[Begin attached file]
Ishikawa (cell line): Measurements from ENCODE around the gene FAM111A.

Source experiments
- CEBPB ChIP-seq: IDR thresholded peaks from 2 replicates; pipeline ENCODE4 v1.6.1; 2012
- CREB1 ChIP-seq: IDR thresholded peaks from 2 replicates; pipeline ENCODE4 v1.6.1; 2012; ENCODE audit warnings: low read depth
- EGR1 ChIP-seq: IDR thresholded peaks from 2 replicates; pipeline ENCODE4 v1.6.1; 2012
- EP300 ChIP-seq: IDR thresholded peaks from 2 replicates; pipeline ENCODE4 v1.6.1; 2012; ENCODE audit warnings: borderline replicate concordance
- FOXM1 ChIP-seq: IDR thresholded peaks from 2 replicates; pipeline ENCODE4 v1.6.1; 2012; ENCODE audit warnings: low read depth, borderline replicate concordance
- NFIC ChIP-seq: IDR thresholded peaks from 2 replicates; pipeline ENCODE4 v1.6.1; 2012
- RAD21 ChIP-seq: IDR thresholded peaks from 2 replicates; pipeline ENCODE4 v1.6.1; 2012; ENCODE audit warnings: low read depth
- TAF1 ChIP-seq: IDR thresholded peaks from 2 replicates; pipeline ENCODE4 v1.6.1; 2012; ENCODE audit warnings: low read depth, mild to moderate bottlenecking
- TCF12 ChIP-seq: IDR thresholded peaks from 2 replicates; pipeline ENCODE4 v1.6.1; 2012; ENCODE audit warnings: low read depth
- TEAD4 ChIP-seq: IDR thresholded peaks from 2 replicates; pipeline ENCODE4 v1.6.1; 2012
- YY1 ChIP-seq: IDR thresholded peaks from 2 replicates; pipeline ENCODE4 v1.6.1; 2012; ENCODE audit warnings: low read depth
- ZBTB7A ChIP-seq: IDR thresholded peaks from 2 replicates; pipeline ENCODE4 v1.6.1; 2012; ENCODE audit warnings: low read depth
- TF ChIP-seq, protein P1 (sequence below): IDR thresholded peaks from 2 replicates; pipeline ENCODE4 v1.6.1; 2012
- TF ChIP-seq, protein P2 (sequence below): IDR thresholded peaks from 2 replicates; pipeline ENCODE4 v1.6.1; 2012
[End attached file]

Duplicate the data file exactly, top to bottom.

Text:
Ishikawa (cell line): Measurements from ENCODE around the gene FAM111A.

Source experiments
- CEBPB ChIP-seq: IDR thresholded peaks from 2 replicates; pipeline ENCODE4 v1.6.1; 2012
- CREB1 ChIP-seq: IDR thresholded peaks from 2 replicates; pipeline ENCODE4 v1.6.1; 2012; ENCODE audit warnings: low read depth
- EGR1 ChIP-seq: IDR thresholded peaks from 2 replicates; pipeline ENCODE4 v1.6.1; 2012
- EP300 ChIP-seq: IDR thresholded peaks from 2 replicates; pipeline ENCODE4 v1.6.1; 2012; ENCODE audit warnings: borderline replicate concordance
- FOXM1 ChIP-seq: IDR thresholded peaks from 2 replicates; pipeline ENCODE4 v1.6.1; 2012; ENCODE audit warnings: low read depth, borderline replicate concordance
- NFIC ChIP-seq: IDR thresholded peaks from 2 replicates; pipeline ENCODE4 v1.6.1; 2012
- RAD21 ChIP-seq: IDR thresholded peaks from 2 replicates; pipeline ENCODE4 v1.6.1; 2012; ENCODE audit warnings: low read depth
- TAF1 ChIP-seq: IDR thresholded peaks from 2 replicates; pipeline ENCODE4 v1.6.1; 2012; ENCODE audit warnings: low read depth, mild to moderate bottlenecking
- TCF12 ChIP-seq: IDR thresholded peaks from 2 replicates; pipeline ENCODE4 v1.6.1; 2012; ENCODE audit warnings: low read depth
- TEAD4 ChIP-seq: IDR thresholded peaks from 2 replicates; pipeline ENCODE4 v1.6.1; 2012
- YY1 ChIP-seq: IDR thresholded peaks from 2 replicates; pipeline ENCODE4 v1.6.1; 2012; ENCODE audit warnings: low read depth
- ZBTB7A ChIP-seq: IDR thresholded peaks from 2 replicates; pipeline ENCODE4 v1.6.1; 2012; ENCODE audit warnings: low read depth
- TF ChIP-seq, protein P1 (sequence below): IDR thresholded peaks from 2 replicates; pipeline ENCODE4 v1.6.1; 2012
- TF ChIP-seq, protein P2 (sequence below): IDR thresholded peaks from 2 replicates; pipeline ENCODE4 v1.6.1; 2012